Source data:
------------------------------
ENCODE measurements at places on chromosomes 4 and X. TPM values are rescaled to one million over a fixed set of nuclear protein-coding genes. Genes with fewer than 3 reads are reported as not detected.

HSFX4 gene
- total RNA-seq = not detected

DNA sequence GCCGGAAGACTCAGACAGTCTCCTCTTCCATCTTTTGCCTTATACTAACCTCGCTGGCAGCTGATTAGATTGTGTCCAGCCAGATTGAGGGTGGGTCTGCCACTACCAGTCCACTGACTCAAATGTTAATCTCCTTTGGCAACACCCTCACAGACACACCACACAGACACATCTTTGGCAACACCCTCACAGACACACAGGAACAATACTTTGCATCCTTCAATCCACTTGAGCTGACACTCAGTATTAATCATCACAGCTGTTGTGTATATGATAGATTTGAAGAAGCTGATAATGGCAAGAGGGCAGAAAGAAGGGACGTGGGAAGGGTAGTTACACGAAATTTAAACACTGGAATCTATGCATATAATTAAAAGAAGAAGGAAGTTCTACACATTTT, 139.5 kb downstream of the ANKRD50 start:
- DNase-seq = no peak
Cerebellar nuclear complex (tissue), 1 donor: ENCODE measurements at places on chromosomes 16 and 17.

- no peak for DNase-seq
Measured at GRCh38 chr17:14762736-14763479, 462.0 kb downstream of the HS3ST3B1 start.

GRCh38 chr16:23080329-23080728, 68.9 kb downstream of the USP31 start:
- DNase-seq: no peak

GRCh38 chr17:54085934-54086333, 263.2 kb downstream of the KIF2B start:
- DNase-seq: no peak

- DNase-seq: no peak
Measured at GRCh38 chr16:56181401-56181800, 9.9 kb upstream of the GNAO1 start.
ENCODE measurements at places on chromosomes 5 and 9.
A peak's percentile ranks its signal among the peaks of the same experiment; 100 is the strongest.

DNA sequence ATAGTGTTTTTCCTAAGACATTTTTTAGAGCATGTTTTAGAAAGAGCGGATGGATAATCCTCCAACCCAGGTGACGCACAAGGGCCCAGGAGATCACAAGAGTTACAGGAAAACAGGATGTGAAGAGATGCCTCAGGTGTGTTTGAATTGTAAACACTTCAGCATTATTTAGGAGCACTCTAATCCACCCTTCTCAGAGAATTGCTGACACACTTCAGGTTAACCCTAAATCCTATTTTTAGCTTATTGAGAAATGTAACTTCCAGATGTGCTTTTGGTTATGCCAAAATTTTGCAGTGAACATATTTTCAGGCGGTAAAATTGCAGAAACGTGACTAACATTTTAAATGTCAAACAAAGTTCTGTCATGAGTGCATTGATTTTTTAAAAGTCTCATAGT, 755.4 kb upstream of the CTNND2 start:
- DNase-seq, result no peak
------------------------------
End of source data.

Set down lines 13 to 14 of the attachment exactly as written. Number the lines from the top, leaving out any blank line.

- DNase-seq: no peak
Measured at GRCh38 chr16:56181401-56181800, 9.9 kb upstream of the GNAO1 start.